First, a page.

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The current shortage of inventory has been a major challenge for luxury agents and their buyers, and while it won’t last forever, it may be here for the foreseeable future.
“I have not seen an inventory shortage with staying power like this in the past,” observes Patrick Ryan, Broker Associate with Sotheby’s International Realty and a real estate expert on the Monterey Peninsula. “I’ve experienced periods of low inventory, usually in the first quarter, but by mid-second quarter, supply usually picks up. This is unprecedented territory.”
He notes that large segments of the population are still moving out of crowded urban areas
and that the only mitigating factor is the fact some people are hesitant to make a move in such uncertain times.
“The Monterey Peninsula is a poster child for the resurgent residential real estate market. We’re a magnet for buyers from Silicon Valley escaping the crowded conditions in the Bay Area, and many of them had already grown accustomed to a low inventory, multiple offer environment.”
So when the tables turn and the market favors sellers like never before, how can agents and their buyers stay in the game?
Opportunities amid the challenges
Ryan notes that while the inventory of homes for sale on the Monterey Peninsula has been cut in half, the number of potential buyers has more than doubled, leading to some tough conversations with clients.
“A real challenge has been managing buyer expectations during the offer process,” he says, “but as a result, an opportunity has surfaced to raise my guidance and advice for clients to another level.”
Likewise, Mary Binder, Associate Real Estate Broker and Notary with Daniel Gale Sotheby’s International Realty, who also serves as President-Elect of the Hampton Chapter of the Long Island Board of Realtors, has embraced the inventory shortage as a chance to double down on the essentials.
“The lack of inventory has taught me to get back to basic selling skills,” she says. “I have been doing one-time showings, with buyers not hesitating at making offers and negotiating quick closings.” In this high-pressure environment, her business has been thriving.
Be conscientious with your buyers
It’s no surprise that the inventory crunch has impacted clients’ mood and morale. “Buyers seem to be frustrated, but at the same time, understanding,” noted Ryan. “I encourage them to be patient, not make rash decisions based on emotion. As always, if it is meant to be, then they will get the home.”
Properties sell at blinding speed, and agents should be proactive in ensuring their prospective clients are all in. “We need to have excellent levels of communication with clients and set realistic expectations from day one,” says Ryan.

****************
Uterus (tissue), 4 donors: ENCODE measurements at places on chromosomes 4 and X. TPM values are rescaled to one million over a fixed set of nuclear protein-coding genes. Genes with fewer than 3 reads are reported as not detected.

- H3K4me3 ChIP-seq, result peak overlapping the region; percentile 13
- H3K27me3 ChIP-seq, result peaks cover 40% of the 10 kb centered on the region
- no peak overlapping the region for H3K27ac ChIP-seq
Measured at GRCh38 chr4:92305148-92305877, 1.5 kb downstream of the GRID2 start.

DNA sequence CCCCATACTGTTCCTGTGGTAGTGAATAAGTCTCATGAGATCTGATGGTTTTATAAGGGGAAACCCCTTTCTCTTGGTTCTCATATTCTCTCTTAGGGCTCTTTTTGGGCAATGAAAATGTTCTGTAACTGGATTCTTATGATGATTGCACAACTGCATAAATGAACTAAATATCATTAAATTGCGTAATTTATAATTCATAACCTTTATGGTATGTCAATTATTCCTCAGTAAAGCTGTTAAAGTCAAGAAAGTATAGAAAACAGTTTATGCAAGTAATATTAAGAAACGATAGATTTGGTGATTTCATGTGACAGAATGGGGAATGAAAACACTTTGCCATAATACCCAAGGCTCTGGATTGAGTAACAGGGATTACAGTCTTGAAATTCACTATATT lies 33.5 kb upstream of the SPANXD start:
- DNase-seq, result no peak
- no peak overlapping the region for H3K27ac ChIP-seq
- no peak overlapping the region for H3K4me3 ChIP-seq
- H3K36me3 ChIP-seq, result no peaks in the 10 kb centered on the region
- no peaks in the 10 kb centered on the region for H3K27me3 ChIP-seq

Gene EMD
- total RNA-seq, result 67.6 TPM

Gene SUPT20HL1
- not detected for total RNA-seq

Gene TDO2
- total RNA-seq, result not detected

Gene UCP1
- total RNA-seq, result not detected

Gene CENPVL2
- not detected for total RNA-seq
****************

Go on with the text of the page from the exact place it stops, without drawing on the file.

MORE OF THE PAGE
The market will cool off—someday
On the East Coast, Binder is already seeing signs of stability coming back, and buyers are starting to enjoy more time and more choice. “We are slowing down,” she says. “This was expected. We’ve achieved a new normal and pricing is starting to level off.”
But a look at the West Coast indicates that it may be a while before the seller’s market begins to shift. “I was of the firm belief that as we start to head into fall, we would see a gradual softening of demand and a slow increase in supply—however, now I’m not so sure,” says Ryan.
“New public health concerns have changed the calculus and added uncertainty into the market, and markets do not like uncertainty. With interest rates remaining low and the crisis continuing to cause havoc, I see the demand staying steady and supply staying low, unfortunately.”
Yet, Ryan agrees with Binder that a return to stability is inevitable, even if it’s not imminent everywhere. “One can only stretch a rubber band so far in one direction until it snaps back, and prices cannot continue on this upward trajectory forever.”
How to maintain a positive mindset
Binder’s advice in today’s changing and challenging market is to keep a level head and, as much as possible, always remain engaged with clients. “For me, that means writing personal notes, answering calls on the first ring, and always being available to my clients,” she says.
“I meditate everyday to keep my sanity, and it works,” laughs Ryan. “I also continue to stay present in the community by doing open houses, communicating with my database of past and present clients by providing pertinent information, and continuing community service with my local Rotary Club. I have also increased my social media presence with YouTube educational videos, Instagram, and Facebook to help stay top of mind.”
In times like these, it’s imperative to take care of your clients, while also taking care of yourself. “Follow up, follow up, and follow up,” says Binder. “Stay optimistic, and hug your dogs.”